Challenging D.C.'s Tradition Of Unpaid Government Internships The White House and other government agencies are not required to follow the Fair Labor Standards Act when it comes to paying interns. Many interns struggle to survive in the nation's capital.

Challenging D.C.'s Tradition Of Unpaid Government Internships

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STEVE INSKEEP, HOST:

When President-elect Donald Trump goes to the White House in January, so will some new White House interns. NPR's Parth Shah reports they will not be paid.

PARTH SHAH, BYLINE: The White House opens its doors every year to dozens of bright-eyed interns. They're just a tiny fraction of the thousands of young adults that make the nation's capital their temporary home for the duration of their unpaid government internship.

CARLOS VERA: If America runs on Dunkin' Donuts, D.C. runs on unpaid internships.

SHAH: That's Carlos Vera. He interned at the White House two years ago.

VERA: For any person that loves politics, it's a dream being at the White House. And then once I was in that other side, I realized it's not as glamorous as sometimes you think.

SHAH: Interns are expected to work at least 9 a.m. to 6 p.m, Monday through Friday - 40-plus hours a week with no pay. Vera says work was fulfilling. But while he was living on a tight budget, some of his peers were much more relaxed.

VERA: You know, being with kids that they're like, oh, yeah, my dad's the vice president of Wal-Mart. So, yeah, at that point, I was like, I think I've done enough unpaid internships.

SHAH: So Vera started a campaign called Pay Our Interns. Their guiding principle - how much money your parents make shouldn't keep you from getting work experience. It's something that hits close to home for Vera.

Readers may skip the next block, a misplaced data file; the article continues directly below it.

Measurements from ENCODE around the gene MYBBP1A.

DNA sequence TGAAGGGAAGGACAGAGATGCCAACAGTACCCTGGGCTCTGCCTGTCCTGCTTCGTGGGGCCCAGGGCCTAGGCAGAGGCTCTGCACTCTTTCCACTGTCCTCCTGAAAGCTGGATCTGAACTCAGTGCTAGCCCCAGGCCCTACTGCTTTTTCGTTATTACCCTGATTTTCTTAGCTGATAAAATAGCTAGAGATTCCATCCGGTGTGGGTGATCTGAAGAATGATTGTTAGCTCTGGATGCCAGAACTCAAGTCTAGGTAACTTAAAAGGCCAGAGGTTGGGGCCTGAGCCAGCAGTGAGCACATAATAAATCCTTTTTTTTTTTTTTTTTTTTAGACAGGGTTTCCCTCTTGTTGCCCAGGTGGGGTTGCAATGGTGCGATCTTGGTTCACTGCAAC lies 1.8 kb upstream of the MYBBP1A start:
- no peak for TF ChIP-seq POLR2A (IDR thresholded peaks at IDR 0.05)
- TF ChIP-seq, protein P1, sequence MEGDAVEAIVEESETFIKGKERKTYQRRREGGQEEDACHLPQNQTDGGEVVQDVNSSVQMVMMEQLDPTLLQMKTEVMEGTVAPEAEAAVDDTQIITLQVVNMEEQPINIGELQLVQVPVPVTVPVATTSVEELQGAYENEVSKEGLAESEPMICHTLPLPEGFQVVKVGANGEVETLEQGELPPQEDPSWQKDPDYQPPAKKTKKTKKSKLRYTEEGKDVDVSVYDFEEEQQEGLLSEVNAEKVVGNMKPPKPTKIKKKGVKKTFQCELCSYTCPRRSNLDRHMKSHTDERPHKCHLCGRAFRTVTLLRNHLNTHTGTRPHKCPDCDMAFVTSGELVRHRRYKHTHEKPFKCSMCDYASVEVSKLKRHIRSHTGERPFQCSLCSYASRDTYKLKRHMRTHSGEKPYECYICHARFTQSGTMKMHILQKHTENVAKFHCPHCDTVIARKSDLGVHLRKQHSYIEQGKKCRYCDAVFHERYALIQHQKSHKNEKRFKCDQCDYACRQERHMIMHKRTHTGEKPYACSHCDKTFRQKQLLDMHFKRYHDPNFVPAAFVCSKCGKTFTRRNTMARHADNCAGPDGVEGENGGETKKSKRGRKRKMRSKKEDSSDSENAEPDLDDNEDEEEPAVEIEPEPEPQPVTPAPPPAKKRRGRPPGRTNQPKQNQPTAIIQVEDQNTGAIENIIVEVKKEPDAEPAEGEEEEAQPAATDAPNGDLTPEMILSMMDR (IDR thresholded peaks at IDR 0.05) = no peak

VERA: One thing that the White House required is you had to bring in a suit every day, and that's something that they don't think about. Like, suits cost a lot of money. So my dad, my two aunts and my uncle had to all pitch in money so I could just buy one suit.

SHAH: There are federal laws that regulate unpaid internships. If a company wants to have unpaid interns, they have to treat them like students. They shouldn't be doing the work of paid employees. Those rules, however, don't apply to government agencies.

REYNOLDS GRAVES: You cannot put a price on the knowledge you obtain from an unpaid internship in these marble hallways, whether it's Capitol Hill or the White House.

SHAH: Reynolds Graves is a lobbyist in Boston. He was a White House intern in 2011, and he's done plenty of other unpaid internships, too. He says they're a rite of passage. He worked part-time and dipped into savings to get by.

GRAVES: Maybe you've got to bus tables after work. You know, everyone else gets off of work. You don't get to get to go hang out. You bus tables. That's fine. There's no shame in that, and I think that would even build more grit.

SHAH: Graves says, yes, people from poorer families are at a disadvantage. But he doesn't think the burden of paying interns should be on the government.

GRAVES: I'm more of a bigger fan of, when it comes to something like this, more of a public-private partnership.

SHAH: Graves says interns can seek out grants. That's what Ermolande Jean-Simon did when she was a White House intern. She got a $5,000 stipend from her alma mater, Boston University. But living in D.C, it's expensive. Even with that money, she still had to rely on family and friends to help her get by. We spoke via Skype.

ERMOLANDE JEAN-SIMON: Without that kind of support, like, I don't think I would have been able to even do the internship.

VERA: People shouldn't be precluded from starting a career in public service based on their socio-economic status. You know, that's so anti-American in many ways.

SHAH: Carlos Vera says his campaign is keeping a close eye on government agencies that don't pay their interns. As new elected officials come in, Pay Our Interns will be working to make intern wages a priority. Parth Shah, NPR News, Washington.

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